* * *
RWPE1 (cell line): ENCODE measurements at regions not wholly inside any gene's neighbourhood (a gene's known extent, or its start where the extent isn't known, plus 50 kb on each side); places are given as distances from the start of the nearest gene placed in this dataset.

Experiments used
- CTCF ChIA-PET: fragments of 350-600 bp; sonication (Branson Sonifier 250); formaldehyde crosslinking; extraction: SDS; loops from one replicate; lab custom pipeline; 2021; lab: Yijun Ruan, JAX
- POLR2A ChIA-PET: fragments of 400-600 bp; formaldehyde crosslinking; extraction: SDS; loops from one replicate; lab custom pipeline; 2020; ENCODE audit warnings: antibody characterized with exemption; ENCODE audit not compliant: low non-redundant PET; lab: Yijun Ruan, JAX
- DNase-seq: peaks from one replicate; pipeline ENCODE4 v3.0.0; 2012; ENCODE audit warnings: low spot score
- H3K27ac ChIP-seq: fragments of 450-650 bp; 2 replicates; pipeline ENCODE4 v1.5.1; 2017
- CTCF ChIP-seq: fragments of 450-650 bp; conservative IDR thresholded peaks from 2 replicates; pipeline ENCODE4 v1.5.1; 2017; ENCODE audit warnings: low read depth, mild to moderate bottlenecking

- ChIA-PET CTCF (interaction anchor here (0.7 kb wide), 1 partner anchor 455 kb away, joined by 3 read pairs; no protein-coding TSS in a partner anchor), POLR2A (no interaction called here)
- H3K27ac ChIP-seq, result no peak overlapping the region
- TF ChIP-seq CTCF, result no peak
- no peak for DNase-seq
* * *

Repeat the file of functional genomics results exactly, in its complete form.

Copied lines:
RWPE1 (cell line): ENCODE measurements at regions not wholly inside any gene's neighbourhood (a gene's known extent, or its start where the extent isn't known, plus 50 kb on each side); places are given as distances from the start of the nearest gene placed in this dataset.

Experiments used
- CTCF ChIA-PET: fragments of 350-600 bp; sonication (Branson Sonifier 250); formaldehyde crosslinking; extraction: SDS; loops from one replicate; lab custom pipeline; 2021; lab: Yijun Ruan, JAX
- POLR2A ChIA-PET: fragments of 400-600 bp; formaldehyde crosslinking; extraction: SDS; loops from one replicate; lab custom pipeline; 2020; ENCODE audit warnings: antibody characterized with exemption; ENCODE audit not compliant: low non-redundant PET; lab: Yijun Ruan, JAX
- DNase-seq: peaks from one replicate; pipeline ENCODE4 v3.0.0; 2012; ENCODE audit warnings: low spot score
- H3K27ac ChIP-seq: fragments of 450-650 bp; 2 replicates; pipeline ENCODE4 v1.5.1; 2017
- CTCF ChIP-seq: fragments of 450-650 bp; conservative IDR thresholded peaks from 2 replicates; pipeline ENCODE4 v1.5.1; 2017; ENCODE audit warnings: low read depth, mild to moderate bottlenecking

- ChIA-PET CTCF (interaction anchor here (0.7 kb wide), 1 partner anchor 455 kb away, joined by 3 read pairs; no protein-coding TSS in a partner anchor), POLR2A (no interaction called here)
- H3K27ac ChIP-seq, result no peak overlapping the region
- TF ChIP-seq CTCF, result no peak
- no peak for DNase-seq